SydB writes:

Those three quotes you provide are trite. If someone comes into a room and tells me "E = MC**2" I'd say "Yeah, I know." If he continued to do it, I'd call him a boor.

Sowell is a boor. He's written 41 books and, given the bloated horribly written and poorly edited first quote that you provide, his books are also boorish.

I suspect one could summarize ALL of Sowell's books in about ten power points slides and the FACTs that he brings to the world in his books would fill maybe three.

Tom Lee writes:

I have to agree with SydB. While I agreed with the content of the Sowell quotes in David's post, I kept trying to find some way of editing the second one for readability.

Les writes:

There is a flawless consistency in the comments about Thomas Sowell.

Those who praise his work support their position with reasons and facts.

Those who belittle his work employ epithets, unsupported by reasons or facts.

My conclusions:
1) Thomas Sowell is attractive to people who appreciate reasons and facts.
2) Thomas Sowell is repellent to people who despise reasons and facts.
3) That tells us lots about Thomas Sowell, and lots about his detractors.

Mercer writes:

I agree with Sowell about affirmative action.

I have not read everything he has written on foreign policy. What I have have read from him is blind support for neocon foreign policy. His support for the notion that the US government can establish a stable western capitalist democracy in Irag totally contradicts what his says about the limits of government action in changing society inside the US.

Thucydides writes:

Not a single interesting idea in more than three hundred pages? From an author whose books have sold 10s of thousands of copies and have been widely admired by an informed public? Alan Wolfe's blindness is the product of his commitment to left liberalism, at whose core is the Enlightenment project, the faith commitment that we can enter into a collective rational management of human affairs (under the direction no doubt of enlightened people such as himself) so as to ward off tragedy and contingency from human existence.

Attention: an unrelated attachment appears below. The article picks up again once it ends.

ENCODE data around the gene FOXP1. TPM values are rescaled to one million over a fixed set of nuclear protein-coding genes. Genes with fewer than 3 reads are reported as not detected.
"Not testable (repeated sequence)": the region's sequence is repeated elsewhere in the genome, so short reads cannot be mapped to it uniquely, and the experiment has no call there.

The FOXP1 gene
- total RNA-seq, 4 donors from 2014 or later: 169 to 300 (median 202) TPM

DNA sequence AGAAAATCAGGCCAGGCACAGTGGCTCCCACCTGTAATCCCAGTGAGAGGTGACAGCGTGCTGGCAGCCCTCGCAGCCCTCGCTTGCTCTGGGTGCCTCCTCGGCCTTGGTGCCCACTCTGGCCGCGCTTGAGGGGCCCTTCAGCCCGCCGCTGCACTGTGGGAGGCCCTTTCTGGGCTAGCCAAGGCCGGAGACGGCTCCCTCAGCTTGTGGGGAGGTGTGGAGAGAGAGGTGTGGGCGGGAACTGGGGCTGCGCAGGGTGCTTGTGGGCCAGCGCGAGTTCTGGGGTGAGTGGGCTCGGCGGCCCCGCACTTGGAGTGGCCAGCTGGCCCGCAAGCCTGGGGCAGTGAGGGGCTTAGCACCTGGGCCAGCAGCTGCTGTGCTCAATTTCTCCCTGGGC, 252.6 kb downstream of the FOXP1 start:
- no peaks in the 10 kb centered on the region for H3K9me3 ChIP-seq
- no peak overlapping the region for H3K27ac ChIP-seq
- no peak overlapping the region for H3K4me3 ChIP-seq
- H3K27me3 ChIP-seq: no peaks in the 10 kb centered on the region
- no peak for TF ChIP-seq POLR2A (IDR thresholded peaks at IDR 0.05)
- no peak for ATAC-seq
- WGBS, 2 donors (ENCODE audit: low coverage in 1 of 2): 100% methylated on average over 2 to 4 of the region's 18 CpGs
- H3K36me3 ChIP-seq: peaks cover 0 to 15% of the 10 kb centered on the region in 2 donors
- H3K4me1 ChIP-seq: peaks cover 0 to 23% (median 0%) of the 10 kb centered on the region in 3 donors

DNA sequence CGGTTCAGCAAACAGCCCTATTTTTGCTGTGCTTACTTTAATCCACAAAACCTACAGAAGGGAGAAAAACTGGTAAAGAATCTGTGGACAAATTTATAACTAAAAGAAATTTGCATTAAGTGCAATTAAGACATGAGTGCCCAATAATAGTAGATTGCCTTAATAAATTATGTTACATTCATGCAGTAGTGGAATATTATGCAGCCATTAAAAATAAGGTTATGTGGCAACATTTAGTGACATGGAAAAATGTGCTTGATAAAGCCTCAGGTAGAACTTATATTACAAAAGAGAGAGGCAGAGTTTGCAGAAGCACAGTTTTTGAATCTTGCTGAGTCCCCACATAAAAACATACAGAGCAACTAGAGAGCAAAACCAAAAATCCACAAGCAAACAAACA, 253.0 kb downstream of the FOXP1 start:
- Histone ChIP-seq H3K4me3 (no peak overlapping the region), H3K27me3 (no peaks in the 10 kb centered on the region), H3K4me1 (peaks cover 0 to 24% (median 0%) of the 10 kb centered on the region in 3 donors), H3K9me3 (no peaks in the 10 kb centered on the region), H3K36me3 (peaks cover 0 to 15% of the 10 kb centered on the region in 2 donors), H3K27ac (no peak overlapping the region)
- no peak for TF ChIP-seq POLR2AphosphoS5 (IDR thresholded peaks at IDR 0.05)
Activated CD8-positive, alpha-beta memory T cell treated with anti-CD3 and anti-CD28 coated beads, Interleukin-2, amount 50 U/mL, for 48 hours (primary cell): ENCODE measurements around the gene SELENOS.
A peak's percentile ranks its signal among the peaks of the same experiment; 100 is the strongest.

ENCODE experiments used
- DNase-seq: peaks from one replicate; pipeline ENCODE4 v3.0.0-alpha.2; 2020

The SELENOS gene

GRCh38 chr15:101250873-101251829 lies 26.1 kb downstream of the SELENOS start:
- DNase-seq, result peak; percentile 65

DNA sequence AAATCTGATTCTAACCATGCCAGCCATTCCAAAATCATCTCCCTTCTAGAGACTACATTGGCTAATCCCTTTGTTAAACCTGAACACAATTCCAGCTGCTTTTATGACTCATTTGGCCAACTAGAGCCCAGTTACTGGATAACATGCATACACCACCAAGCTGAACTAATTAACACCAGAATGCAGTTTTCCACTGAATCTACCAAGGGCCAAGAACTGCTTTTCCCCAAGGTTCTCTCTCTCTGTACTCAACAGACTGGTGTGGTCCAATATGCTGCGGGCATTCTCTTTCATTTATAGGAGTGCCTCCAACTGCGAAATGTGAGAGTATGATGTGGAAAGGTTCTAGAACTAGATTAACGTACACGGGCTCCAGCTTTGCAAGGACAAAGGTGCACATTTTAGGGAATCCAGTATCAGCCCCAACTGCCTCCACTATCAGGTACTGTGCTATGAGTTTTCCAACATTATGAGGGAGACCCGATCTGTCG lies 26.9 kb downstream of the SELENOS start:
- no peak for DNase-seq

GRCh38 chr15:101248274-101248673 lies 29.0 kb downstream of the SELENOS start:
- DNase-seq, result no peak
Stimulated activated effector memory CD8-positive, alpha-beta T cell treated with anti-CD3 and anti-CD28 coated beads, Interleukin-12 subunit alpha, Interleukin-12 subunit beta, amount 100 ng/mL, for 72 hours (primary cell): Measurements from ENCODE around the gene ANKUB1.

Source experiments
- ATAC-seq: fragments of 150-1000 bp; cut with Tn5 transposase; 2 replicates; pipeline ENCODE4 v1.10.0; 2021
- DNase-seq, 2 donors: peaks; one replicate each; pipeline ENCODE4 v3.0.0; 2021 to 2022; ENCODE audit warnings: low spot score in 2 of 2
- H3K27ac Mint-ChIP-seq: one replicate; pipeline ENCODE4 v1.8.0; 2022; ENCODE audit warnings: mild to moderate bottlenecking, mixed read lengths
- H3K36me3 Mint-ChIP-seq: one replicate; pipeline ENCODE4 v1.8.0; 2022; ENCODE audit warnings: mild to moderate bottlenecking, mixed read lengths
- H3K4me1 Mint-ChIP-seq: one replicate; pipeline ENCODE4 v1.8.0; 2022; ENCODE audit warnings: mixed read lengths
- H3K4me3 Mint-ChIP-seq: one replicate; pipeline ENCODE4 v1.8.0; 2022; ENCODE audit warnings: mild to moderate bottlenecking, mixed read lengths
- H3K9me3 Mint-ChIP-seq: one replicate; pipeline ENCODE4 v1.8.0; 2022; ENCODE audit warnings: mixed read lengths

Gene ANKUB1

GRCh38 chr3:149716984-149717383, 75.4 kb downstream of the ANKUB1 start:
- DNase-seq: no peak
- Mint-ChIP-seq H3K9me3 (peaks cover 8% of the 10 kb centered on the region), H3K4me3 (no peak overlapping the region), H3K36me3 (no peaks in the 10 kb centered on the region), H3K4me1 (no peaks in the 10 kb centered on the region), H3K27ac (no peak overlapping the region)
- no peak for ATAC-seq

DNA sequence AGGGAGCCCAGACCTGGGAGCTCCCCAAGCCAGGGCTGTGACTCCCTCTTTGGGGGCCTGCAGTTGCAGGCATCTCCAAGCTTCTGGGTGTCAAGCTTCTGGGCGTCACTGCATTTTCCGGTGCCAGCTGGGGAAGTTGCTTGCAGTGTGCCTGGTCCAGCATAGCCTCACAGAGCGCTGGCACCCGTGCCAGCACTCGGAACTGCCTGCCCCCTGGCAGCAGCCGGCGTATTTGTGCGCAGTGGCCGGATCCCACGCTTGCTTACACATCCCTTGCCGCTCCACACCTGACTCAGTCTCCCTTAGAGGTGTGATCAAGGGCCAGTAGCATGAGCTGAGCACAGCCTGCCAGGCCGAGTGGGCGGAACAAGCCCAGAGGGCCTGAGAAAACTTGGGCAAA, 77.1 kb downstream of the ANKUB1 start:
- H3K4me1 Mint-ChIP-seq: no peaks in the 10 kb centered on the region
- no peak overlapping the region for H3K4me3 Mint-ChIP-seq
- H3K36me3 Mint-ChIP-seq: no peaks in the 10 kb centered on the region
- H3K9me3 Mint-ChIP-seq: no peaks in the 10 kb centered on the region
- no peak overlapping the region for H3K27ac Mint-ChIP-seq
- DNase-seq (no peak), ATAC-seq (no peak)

Sowell's message is that human fallibility and weakness, and the inability for anyone to have sufficient knowledge for such a project, means that such schemes are unworkable. To go beyond Sowell, human values are so various and so much in conflict that the idea of working toward some perfect state of society is not merely unlikely of realization, but conceptually incoherent. There have been many utopias proposed, but nobody has ever wanted to live in any of them.

To admit any of this would utterly undermine Wolfe's whole sense of personal identity and worth. Thus we see this rather spectacular instance of absolute closed mindedness. There are none so blind as those who will not see.

Larry Phillips writes:

I have enjoyed and recommended several of Sowell's books. "Intellectuals and Society" is not, however, one I will recommend. I was disappointed.

Russell Hanneken writes:

Mercer wrote, "If Sowell is against social engineering he should be strongly critical about the attempt to establish a utopia in Iraq. Has he ever said anything critical about the neocon vision there?"

Yes, he has:

While the left has done enormous damage to the security of the United States, the political right is not without its problems. Those neoconservatives, especially, who were pushing an activist "national greatness" foreign policy, even before September 11th, have seized upon that event as a reason for the United States to "use American might to promote American ideals" around the world.

That phrase, by Max Boot of the Counsel on Foreign Relations and The Weekly Standard, is breathtaking in its implications. When he places himself and fellow neoconservatives in the tradition of Woodrow Wilson, it is truly chilling. . . .

The track record of nation-building and Wilsonian grandiosity ought to give anyone pause. The very idea that young Americans are once again to be sent out to be shot at and killed, in order to carry out the bright ideas of editorial office heroes, is sickening.